Stroke Training and Awareness Resources (STARs)

A few days later

A few days later you visit Mr Winters and you notice that his sacrum has become red and painful. What advice could each of the following colleagues offer you on Mr Winter’s skin problems?

It is important to remember that some roles within the multi disciplinary team may overlap and that we all have a responsibility to ensure that Mr Winters and others like him do not develop skin damage or pressure sores.

Speech and Language Therapist

If Mr Winters has a swallowing problem the Speech and Language Therapist may offer advice on special diets so that he does not become malnourished and dehydrated causing further skin damage.


The dietitian may be able to offer advice on Mr Winter’s nutritional requirements to promote skin healing and help prevent further damage.

Occupational Therapist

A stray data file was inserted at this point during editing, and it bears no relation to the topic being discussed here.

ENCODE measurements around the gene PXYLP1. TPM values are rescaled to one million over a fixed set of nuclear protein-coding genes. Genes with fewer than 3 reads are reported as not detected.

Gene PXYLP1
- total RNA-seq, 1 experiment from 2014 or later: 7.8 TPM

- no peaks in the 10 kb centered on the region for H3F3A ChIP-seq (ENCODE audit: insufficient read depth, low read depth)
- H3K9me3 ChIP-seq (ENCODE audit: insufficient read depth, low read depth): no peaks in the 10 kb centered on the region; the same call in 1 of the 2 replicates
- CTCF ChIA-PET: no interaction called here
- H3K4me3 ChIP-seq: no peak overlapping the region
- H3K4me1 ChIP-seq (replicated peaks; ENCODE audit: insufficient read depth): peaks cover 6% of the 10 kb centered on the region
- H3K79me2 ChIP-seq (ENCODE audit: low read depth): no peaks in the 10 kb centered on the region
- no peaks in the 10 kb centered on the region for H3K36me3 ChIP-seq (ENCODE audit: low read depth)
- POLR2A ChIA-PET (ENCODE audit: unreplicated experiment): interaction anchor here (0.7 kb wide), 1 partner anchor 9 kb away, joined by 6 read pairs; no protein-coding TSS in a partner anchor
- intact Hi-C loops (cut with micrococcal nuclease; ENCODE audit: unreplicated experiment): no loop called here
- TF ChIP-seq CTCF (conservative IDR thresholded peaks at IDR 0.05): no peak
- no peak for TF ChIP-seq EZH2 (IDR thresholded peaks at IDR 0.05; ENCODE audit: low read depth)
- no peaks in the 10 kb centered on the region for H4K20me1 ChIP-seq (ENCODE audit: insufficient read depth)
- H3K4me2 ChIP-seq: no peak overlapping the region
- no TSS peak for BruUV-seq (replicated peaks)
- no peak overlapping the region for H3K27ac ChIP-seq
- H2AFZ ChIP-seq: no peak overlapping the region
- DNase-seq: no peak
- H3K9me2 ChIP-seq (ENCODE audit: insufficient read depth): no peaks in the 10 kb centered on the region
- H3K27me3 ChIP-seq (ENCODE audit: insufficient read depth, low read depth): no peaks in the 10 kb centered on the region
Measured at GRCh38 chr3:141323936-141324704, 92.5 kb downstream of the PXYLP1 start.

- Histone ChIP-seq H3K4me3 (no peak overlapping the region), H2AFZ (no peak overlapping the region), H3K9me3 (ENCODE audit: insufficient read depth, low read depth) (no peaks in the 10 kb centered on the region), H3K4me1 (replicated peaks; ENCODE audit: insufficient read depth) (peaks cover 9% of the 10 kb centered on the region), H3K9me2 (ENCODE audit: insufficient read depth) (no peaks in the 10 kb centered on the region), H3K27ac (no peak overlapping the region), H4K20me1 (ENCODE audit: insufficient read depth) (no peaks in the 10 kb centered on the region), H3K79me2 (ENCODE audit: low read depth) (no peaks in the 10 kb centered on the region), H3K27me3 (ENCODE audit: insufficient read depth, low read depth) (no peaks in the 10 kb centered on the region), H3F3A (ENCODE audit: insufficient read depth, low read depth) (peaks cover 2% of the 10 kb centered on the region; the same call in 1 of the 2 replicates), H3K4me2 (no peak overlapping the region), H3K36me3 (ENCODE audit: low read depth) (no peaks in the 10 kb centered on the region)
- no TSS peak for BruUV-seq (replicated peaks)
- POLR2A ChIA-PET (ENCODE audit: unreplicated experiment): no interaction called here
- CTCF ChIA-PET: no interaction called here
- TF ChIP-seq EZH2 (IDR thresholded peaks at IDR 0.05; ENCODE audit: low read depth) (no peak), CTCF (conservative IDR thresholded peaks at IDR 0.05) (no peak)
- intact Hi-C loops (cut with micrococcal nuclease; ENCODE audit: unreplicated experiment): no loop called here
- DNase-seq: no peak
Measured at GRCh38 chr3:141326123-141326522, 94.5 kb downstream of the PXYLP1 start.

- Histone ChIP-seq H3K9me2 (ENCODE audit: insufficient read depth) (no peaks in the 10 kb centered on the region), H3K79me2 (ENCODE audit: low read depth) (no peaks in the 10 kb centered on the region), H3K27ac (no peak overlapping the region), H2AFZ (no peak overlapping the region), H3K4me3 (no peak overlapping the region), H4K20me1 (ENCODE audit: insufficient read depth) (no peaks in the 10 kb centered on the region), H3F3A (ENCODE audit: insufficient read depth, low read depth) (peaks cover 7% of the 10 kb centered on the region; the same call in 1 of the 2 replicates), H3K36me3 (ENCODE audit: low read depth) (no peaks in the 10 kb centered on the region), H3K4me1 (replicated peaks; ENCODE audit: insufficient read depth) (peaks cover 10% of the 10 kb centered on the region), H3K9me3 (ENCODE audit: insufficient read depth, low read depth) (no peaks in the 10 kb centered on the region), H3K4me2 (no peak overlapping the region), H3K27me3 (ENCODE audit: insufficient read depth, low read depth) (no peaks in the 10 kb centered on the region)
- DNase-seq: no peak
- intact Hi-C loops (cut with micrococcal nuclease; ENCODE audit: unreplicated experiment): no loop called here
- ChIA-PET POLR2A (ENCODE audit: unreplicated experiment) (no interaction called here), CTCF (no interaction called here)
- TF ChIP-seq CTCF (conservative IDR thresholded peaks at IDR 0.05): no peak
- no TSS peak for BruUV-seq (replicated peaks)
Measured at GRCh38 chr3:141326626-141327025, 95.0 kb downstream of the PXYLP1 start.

The occupational therapist may be able to offer advice on specialist pressure relieving equipment and aids and adaptations for example aids to assist Mr Winter’s in moving about in his bed to help prevent further damage.


The physiotherapist may be able to offer advice on the correct method of moving and handling Mr Winters and appropriate positioning for him to help prevent further damage to his skin.


The nurse may offer advice about using pressure assessment charts, skin care and pressure relieving equipment such as mattresses to promote skin healing and prevent further damage. There are also nurses, often called Tissue Viability Nurses who specialise in skin care.


The doctor may be able to offer advice on underlying conditions such as infections which may cause further skin damage.

Page last reviewed: 29 Jan 2020